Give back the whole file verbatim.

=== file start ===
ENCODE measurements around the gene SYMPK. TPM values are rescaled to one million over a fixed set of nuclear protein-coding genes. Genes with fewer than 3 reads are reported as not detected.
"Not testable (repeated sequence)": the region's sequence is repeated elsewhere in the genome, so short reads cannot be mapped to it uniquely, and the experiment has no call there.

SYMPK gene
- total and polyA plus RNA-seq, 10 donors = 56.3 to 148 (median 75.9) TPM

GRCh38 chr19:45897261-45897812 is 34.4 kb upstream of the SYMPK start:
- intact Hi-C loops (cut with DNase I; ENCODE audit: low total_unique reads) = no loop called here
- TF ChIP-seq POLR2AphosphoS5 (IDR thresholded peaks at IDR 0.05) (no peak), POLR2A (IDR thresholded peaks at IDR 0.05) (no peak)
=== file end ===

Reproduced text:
ENCODE measurements around the gene SYMPK. TPM values are rescaled to one million over a fixed set of nuclear protein-coding genes. Genes with fewer than 3 reads are reported as not detected.
"Not testable (repeated sequence)": the region's sequence is repeated elsewhere in the genome, so short reads cannot be mapped to it uniquely, and the experiment has no call there.

SYMPK gene
- total and polyA plus RNA-seq, 10 donors = 56.3 to 148 (median 75.9) TPM

GRCh38 chr19:45897261-45897812 is 34.4 kb upstream of the SYMPK start:
- intact Hi-C loops (cut with DNase I; ENCODE audit: low total_unique reads) = no loop called here
- TF ChIP-seq POLR2AphosphoS5 (IDR thresholded peaks at IDR 0.05) (no peak), POLR2A (IDR thresholded peaks at IDR 0.05) (no peak)